In recent years, a lot of progress has been made in the use of dynamic MRI for measuring the fiber architecture, the perfusion, as well as the mechanical properties and contractile activity of skeletal muscle tissue in vivo. These parameters are closely linked and their combined measurement in comprehensive scanning protocols yields a wealth of information for the improved understanding of the function of normal muscle and the mechanisms underlying impaired function in muscle disorders.
We explore diffusion tensor imaging (DTI) and fiber tracking techniques to non-invasively determine the in vivo three-dimensional architecture of skeletal muscle. Furthermore quantitative diffusion MRI is used for monitoring skeletal muscle injury and repair.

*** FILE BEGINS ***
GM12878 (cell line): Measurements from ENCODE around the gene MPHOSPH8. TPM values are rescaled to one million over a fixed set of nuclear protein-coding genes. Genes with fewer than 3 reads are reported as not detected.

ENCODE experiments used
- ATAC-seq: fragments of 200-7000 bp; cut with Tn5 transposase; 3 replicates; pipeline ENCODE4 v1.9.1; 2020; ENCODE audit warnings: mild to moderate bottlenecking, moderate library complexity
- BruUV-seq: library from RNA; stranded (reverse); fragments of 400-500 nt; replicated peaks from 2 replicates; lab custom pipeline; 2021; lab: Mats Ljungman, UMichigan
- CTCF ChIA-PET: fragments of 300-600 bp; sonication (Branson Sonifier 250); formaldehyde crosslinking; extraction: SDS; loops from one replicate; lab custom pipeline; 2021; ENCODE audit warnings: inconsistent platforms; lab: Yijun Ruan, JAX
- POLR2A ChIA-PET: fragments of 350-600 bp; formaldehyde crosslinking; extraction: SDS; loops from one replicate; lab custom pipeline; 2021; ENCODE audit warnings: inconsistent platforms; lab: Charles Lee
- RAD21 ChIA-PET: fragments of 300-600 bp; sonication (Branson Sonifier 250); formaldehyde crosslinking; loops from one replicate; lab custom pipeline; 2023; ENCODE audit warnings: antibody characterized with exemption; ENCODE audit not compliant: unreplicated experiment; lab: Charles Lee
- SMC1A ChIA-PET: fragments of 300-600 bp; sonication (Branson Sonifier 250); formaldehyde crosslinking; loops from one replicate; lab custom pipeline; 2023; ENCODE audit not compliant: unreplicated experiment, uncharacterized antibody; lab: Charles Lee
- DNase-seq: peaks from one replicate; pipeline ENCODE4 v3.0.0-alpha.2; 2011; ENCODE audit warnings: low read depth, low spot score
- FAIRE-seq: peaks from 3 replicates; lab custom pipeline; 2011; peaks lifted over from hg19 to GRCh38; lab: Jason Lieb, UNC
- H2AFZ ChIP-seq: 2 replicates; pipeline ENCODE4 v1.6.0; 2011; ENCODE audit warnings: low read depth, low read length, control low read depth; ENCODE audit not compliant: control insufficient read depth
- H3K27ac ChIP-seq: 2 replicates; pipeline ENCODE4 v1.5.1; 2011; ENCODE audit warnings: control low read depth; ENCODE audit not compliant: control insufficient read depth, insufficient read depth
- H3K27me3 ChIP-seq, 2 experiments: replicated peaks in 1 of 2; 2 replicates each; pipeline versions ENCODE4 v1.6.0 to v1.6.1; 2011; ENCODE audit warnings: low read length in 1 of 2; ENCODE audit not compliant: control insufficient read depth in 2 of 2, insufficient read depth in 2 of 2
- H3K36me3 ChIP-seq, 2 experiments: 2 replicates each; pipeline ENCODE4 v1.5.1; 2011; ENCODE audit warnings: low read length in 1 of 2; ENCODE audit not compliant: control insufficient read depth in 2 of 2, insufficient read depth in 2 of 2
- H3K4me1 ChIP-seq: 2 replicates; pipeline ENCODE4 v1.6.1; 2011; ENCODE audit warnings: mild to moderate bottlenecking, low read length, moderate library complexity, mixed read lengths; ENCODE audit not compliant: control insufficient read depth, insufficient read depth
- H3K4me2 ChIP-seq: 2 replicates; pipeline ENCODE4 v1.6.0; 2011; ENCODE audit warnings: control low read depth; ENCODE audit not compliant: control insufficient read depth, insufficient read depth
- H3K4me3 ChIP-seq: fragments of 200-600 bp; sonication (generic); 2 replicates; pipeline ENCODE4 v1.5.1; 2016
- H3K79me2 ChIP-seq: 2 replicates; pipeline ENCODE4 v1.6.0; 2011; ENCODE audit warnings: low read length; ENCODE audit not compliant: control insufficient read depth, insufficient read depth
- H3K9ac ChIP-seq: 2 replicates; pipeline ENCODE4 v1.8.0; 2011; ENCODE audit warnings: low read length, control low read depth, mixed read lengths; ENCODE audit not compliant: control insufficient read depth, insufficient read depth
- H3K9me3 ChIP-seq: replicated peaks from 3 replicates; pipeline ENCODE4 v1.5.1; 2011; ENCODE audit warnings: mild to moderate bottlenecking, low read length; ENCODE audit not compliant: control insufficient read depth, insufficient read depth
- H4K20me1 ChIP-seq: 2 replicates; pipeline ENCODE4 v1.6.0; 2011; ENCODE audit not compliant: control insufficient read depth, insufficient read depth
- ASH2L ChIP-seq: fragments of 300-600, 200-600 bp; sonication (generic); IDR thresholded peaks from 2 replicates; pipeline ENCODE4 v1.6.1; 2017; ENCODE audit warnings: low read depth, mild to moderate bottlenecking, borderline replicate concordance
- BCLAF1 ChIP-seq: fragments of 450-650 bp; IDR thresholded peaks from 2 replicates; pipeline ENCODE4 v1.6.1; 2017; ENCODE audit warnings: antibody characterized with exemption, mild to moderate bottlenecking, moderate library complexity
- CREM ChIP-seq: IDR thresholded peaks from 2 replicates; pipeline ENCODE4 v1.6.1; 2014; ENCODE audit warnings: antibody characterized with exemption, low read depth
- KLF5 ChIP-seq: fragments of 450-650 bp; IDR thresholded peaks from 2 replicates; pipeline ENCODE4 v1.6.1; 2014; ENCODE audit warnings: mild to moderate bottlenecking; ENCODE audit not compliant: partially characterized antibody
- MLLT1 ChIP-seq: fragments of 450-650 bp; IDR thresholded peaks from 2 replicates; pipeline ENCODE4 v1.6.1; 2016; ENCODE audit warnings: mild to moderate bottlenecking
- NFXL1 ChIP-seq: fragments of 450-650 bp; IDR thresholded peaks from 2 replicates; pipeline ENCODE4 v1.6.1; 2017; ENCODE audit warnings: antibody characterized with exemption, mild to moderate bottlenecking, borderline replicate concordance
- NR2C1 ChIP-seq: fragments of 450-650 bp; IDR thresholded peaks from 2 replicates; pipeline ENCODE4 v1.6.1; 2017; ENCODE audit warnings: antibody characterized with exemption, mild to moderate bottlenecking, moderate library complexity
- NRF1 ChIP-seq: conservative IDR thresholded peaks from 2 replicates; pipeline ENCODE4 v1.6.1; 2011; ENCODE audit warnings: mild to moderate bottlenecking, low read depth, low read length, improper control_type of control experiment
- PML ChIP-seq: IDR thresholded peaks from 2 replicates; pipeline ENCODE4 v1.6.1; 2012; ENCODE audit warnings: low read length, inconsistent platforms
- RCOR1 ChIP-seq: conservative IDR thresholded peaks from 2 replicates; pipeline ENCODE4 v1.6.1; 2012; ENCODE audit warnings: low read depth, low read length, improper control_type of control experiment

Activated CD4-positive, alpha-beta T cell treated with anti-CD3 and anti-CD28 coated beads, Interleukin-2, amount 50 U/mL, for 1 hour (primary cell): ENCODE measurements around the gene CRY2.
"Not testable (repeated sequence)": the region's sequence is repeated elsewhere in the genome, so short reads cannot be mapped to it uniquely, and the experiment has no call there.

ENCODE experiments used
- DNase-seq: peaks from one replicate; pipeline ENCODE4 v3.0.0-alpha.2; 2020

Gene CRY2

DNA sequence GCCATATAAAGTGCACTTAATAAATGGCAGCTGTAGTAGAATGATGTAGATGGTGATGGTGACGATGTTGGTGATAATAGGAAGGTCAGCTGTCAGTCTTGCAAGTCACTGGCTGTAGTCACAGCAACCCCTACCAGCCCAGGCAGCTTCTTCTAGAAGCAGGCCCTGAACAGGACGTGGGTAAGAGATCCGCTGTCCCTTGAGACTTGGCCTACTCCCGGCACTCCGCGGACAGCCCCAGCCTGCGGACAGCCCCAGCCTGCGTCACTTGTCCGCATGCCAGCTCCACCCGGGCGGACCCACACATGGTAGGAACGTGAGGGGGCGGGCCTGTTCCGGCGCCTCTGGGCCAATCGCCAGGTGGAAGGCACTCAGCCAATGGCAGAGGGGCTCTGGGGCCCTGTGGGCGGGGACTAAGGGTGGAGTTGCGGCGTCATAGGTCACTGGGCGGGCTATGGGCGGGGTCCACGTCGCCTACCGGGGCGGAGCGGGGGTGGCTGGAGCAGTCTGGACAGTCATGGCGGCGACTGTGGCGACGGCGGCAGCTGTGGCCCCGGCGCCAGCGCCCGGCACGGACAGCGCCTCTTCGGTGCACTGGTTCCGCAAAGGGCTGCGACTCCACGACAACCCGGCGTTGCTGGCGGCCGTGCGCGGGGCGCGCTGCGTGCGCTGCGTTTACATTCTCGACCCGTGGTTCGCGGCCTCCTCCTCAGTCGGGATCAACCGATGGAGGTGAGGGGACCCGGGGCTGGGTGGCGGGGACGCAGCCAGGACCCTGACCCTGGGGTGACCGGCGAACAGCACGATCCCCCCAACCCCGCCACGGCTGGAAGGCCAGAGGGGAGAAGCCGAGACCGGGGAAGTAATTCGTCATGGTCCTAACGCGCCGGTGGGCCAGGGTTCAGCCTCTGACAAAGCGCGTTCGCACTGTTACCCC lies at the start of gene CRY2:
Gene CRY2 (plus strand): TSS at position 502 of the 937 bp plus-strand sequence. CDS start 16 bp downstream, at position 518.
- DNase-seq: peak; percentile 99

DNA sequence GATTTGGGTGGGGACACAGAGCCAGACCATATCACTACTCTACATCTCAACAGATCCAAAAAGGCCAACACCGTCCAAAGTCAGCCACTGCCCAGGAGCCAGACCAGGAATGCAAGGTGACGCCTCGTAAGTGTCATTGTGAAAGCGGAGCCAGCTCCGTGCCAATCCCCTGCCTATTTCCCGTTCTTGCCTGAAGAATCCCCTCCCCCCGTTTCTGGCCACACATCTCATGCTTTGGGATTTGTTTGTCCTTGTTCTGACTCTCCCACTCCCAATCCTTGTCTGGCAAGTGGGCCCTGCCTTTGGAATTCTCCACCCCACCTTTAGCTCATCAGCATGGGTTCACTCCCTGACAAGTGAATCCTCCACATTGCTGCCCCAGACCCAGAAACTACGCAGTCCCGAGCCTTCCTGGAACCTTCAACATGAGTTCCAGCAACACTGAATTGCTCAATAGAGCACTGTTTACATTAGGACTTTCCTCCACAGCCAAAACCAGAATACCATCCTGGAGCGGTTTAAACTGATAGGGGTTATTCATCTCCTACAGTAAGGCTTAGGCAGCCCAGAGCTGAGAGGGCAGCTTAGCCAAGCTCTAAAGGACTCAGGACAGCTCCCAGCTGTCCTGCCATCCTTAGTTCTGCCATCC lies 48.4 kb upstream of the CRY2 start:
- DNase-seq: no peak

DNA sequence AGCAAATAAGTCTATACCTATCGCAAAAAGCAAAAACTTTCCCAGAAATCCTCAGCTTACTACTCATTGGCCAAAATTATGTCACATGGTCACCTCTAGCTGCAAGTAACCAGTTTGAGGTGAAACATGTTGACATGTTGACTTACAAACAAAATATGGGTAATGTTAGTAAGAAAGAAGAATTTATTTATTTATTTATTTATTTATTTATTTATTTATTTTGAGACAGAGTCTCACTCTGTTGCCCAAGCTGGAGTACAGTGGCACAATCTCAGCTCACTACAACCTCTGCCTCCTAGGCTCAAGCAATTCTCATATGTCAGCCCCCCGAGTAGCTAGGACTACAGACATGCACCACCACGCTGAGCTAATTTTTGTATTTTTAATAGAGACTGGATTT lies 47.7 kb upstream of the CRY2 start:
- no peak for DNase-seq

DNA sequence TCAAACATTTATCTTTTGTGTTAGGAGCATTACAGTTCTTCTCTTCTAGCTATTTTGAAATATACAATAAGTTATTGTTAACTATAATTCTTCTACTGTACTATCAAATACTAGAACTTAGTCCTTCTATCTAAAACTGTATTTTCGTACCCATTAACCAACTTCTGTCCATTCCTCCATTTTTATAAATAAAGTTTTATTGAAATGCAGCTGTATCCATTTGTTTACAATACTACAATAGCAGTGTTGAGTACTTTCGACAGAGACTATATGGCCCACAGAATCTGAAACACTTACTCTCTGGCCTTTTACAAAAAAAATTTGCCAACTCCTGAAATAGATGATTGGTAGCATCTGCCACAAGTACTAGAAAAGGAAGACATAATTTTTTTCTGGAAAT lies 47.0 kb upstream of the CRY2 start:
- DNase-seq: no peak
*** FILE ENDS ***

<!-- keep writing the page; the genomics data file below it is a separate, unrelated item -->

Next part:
Pressure sores (decubitus) are localized areas of tissue breakdown in skin and/or underlying tissues as a result of a sustained mechanical loading. They can occur in all situations where people are subjected to such sustained mechanical loads, but are particularly common in subjects who are bedridden, wheelchair bound or wearing a prosthesis.
In this project we use an animal model of Brown Norway rats, in which we apply a well determined mechanical loading to the tibialis anterior muscle resulting in skeletal muscle damage at a cellular level. By using MRI techniques it is possible to measure the exact location of initial damage, tissue perfusion and deformation. The different factors that may play a role in the onset of muscle damage are studied, which will lead to a better understanding of the contributing factors to pressure ulcer development.